The soldiers also needed a place to be with other survivors of the terrible battles, a place where they could continue the friendship forged during the war. Groups of men began joining together, first for companionship, then for political power, according to the website.
The Grand Army of the Republic, known as the GAR, became one of the largest and most powerful of these groups. By 1890, more than 400,000 veterans had joined.
The community units were called posts and, at its height, the GAR had more than 8,000 posts throughout the country. They were often named to honor a deceased veteran; for instance, the post formed in Glendale in 1894 was named for a Union general, N.P. Banks.
Now, here is the connection with Glendale. Before the Civil War, a 16-year-old boy named Henry Mingay and his family were living in Saratoga Springs, N.Y. Mingay was apprenticed to a printer, and the story is that when he heard the news that Fort Sumter had been fired upon, he left the print shop and enlisted in the Union forces. He served for 10 months with the ‘‘Fighting 69th,’’ which used an Irish shamrock as its badge, according to the Glendale News-Press, Dec. 4, 1945.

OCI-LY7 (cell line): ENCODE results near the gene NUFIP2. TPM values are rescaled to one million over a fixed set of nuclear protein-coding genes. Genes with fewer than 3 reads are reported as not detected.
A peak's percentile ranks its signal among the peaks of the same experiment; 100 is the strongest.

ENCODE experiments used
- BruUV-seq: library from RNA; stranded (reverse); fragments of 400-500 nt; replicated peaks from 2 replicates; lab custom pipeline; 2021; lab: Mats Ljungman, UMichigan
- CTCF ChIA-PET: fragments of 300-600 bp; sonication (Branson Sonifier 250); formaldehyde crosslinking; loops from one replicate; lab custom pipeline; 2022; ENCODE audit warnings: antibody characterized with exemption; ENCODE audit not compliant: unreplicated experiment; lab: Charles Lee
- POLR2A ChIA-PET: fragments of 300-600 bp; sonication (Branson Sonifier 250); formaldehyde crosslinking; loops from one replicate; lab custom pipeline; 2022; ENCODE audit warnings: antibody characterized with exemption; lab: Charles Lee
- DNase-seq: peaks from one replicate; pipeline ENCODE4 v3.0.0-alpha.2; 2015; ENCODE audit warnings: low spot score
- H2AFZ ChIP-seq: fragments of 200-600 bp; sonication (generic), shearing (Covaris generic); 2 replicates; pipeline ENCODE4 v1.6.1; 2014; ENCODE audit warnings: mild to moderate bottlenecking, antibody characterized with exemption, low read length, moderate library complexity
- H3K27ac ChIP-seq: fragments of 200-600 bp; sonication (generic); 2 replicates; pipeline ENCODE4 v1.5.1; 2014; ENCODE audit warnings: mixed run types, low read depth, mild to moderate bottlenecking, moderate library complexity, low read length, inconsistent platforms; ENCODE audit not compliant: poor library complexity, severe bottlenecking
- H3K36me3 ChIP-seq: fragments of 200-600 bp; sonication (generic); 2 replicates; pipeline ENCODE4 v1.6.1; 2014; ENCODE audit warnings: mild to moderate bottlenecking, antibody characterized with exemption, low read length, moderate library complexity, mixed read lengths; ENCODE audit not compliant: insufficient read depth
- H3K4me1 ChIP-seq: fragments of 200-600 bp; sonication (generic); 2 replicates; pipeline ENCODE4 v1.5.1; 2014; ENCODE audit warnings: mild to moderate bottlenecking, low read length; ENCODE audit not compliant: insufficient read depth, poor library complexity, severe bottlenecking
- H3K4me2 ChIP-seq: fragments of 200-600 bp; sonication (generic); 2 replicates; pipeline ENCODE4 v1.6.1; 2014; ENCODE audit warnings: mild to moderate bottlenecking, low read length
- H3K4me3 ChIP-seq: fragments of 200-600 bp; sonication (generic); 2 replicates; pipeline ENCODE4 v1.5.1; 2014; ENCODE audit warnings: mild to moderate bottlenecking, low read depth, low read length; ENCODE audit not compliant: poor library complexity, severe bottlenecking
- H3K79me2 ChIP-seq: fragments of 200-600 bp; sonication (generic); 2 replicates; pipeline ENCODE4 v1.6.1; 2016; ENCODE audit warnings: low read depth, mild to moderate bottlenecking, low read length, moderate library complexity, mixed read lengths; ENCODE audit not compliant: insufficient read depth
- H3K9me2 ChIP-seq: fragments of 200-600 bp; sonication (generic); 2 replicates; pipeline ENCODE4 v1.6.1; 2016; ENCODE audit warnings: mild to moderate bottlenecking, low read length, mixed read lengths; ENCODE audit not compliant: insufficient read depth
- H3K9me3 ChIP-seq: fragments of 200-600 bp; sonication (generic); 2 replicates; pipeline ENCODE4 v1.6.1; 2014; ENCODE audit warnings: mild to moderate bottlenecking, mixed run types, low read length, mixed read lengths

After the war, Mingay returned to the Saratoga Springs print shop, then he went into newspaper work on his own. He was one of the first to join the newly formed GAR, according to the newspaper account.
Later, he went to Colorado. There, he bought two newspapers, one in Canyon City and another in Florence. He joined a post in Canyon City, then made his way to California where he joined a Monrovia post.